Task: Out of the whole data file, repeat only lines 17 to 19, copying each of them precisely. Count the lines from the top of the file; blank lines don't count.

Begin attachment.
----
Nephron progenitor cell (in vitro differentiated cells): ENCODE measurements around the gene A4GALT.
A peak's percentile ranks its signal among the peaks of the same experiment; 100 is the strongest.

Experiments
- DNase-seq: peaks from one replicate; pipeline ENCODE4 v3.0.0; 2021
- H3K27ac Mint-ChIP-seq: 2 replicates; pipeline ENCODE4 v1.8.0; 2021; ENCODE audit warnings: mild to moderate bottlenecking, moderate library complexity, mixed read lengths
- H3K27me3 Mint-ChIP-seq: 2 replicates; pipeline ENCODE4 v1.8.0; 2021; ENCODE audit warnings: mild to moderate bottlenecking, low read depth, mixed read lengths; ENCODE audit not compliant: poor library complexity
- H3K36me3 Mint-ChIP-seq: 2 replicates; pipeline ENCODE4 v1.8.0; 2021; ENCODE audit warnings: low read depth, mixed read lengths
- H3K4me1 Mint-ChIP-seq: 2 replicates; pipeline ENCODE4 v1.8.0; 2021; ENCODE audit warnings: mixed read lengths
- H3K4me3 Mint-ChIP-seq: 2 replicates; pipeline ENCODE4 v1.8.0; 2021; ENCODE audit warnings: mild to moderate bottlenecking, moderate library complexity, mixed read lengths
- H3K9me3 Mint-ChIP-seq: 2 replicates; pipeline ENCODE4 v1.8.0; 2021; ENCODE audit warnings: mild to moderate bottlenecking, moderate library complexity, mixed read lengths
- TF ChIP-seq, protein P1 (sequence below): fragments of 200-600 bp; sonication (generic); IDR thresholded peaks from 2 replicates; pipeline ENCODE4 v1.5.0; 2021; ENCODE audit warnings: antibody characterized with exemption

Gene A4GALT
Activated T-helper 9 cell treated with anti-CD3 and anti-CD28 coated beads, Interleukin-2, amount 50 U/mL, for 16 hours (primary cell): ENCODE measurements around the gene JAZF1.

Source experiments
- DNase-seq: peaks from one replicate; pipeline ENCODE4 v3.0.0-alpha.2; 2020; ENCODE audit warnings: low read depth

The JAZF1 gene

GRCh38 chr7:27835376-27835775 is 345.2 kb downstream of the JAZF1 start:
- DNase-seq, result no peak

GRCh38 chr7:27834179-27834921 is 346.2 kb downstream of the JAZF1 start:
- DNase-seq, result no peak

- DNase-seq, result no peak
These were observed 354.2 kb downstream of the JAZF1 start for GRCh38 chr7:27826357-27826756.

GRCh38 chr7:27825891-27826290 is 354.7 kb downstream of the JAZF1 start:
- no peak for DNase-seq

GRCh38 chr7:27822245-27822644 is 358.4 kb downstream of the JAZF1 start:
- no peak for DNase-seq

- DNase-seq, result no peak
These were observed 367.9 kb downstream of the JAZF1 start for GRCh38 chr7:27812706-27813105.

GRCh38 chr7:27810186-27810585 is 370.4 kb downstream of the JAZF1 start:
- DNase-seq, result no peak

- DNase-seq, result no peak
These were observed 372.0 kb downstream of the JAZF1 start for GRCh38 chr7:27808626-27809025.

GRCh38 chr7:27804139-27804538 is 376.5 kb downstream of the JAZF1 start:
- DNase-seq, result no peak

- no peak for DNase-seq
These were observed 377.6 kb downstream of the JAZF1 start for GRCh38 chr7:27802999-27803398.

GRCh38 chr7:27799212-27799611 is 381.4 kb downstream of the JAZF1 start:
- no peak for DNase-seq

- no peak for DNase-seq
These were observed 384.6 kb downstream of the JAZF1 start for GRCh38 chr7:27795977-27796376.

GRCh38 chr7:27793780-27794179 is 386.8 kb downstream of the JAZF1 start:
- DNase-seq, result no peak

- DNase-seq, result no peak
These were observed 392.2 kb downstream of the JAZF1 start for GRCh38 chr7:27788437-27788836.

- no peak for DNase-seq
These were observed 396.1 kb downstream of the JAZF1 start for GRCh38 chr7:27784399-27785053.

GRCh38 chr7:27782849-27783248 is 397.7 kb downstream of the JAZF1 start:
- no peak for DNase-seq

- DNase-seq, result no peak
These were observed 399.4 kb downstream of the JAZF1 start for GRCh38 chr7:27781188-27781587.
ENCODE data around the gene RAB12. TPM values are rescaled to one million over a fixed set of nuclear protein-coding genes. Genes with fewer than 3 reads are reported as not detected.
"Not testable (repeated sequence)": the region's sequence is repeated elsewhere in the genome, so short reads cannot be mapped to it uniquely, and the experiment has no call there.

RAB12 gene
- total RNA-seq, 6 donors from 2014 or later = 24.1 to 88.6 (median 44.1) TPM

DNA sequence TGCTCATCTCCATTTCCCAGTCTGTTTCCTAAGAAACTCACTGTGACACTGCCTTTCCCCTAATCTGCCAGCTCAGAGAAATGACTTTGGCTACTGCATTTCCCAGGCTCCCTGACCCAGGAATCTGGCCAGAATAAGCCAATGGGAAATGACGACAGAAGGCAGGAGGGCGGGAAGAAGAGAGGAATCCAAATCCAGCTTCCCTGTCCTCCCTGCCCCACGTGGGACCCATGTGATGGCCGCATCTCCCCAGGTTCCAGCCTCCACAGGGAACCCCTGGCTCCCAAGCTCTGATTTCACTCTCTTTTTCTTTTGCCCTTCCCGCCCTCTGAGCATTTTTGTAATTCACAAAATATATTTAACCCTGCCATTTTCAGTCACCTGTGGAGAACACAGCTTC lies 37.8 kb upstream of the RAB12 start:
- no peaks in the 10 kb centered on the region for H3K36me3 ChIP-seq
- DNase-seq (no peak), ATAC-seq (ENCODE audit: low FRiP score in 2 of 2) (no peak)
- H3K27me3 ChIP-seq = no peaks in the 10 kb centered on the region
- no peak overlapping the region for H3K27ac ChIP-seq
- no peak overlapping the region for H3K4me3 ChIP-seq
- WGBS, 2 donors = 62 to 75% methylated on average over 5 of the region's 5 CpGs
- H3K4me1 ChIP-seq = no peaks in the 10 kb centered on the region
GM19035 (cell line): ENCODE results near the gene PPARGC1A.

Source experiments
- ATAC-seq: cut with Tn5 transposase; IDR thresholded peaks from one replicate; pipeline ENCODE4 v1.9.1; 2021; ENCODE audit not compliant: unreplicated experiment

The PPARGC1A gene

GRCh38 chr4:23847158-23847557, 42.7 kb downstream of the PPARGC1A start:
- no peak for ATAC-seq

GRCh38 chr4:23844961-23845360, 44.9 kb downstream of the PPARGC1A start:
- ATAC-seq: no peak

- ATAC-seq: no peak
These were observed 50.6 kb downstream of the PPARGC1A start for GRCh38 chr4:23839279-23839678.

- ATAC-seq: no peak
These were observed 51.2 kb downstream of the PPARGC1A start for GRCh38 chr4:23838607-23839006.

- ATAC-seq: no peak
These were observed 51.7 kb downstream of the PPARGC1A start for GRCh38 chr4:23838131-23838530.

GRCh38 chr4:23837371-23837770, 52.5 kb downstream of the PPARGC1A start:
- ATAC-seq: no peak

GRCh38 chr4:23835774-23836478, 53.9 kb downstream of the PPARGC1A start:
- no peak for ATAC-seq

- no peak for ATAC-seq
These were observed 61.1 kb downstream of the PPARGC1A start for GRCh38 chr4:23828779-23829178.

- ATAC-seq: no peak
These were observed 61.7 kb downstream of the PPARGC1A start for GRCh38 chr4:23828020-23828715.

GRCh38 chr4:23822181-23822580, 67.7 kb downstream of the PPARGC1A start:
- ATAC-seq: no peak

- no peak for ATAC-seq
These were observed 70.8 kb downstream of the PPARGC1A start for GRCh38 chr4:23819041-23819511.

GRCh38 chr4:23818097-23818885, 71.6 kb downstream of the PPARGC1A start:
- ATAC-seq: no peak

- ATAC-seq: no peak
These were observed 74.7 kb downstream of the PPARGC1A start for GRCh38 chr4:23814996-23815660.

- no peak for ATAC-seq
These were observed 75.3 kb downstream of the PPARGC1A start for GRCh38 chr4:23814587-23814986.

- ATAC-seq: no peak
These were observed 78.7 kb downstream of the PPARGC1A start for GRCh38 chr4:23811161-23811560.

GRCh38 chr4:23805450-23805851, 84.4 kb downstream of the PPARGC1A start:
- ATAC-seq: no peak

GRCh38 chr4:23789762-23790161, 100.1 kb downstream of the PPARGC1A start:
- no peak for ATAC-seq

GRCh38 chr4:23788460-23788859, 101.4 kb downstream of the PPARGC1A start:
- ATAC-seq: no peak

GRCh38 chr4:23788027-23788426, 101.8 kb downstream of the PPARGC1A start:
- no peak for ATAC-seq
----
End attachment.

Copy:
GRCh38 chr7:27835376-27835775 is 345.2 kb downstream of the JAZF1 start:
- DNase-seq, result no peak

GRCh38 chr7:27834179-27834921 is 346.2 kb downstream of the JAZF1 start: